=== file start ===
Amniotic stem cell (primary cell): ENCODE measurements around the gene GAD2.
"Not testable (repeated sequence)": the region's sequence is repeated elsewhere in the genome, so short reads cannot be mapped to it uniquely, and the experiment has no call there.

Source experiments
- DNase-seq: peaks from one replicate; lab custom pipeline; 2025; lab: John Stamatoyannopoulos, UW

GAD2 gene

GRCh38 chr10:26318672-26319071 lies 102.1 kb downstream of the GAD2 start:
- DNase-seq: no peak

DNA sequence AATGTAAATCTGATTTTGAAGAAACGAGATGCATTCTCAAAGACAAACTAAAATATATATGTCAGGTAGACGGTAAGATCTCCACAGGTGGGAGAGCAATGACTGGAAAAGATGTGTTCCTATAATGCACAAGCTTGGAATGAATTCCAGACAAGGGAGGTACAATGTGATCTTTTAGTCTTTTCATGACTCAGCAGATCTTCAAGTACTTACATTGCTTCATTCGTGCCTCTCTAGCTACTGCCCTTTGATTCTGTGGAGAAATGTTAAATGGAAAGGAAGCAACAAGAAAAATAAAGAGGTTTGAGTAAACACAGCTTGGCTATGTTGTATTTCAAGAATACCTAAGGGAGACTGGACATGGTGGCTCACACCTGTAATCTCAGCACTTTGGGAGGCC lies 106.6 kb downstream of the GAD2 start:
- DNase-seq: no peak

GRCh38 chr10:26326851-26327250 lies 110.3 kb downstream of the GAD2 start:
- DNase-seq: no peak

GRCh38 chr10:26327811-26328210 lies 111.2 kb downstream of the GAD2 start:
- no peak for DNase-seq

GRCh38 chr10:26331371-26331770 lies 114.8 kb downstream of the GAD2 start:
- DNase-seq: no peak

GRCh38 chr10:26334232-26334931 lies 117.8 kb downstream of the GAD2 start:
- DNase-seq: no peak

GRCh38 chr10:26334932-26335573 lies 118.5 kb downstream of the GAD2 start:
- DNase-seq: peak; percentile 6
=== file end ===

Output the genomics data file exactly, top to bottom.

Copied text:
Amniotic stem cell (primary cell): ENCODE measurements around the gene GAD2.
"Not testable (repeated sequence)": the region's sequence is repeated elsewhere in the genome, so short reads cannot be mapped to it uniquely, and the experiment has no call there.

Source experiments
- DNase-seq: peaks from one replicate; lab custom pipeline; 2025; lab: John Stamatoyannopoulos, UW

GAD2 gene

GRCh38 chr10:26318672-26319071 lies 102.1 kb downstream of the GAD2 start:
- DNase-seq: no peak

DNA sequence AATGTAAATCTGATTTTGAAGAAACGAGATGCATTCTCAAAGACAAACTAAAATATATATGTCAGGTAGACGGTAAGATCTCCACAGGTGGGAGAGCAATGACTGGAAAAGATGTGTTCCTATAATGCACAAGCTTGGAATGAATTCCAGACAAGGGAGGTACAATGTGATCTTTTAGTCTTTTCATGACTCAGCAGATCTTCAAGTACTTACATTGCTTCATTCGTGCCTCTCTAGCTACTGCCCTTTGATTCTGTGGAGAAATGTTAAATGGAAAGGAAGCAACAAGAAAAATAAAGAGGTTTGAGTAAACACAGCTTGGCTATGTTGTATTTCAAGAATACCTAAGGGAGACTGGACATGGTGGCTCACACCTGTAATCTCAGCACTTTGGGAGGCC lies 106.6 kb downstream of the GAD2 start:
- DNase-seq: no peak

GRCh38 chr10:26326851-26327250 lies 110.3 kb downstream of the GAD2 start:
- DNase-seq: no peak

GRCh38 chr10:26327811-26328210 lies 111.2 kb downstream of the GAD2 start:
- no peak for DNase-seq

GRCh38 chr10:26331371-26331770 lies 114.8 kb downstream of the GAD2 start:
- DNase-seq: no peak

GRCh38 chr10:26334232-26334931 lies 117.8 kb downstream of the GAD2 start:
- DNase-seq: no peak

GRCh38 chr10:26334932-26335573 lies 118.5 kb downstream of the GAD2 start:
- DNase-seq: peak; percentile 6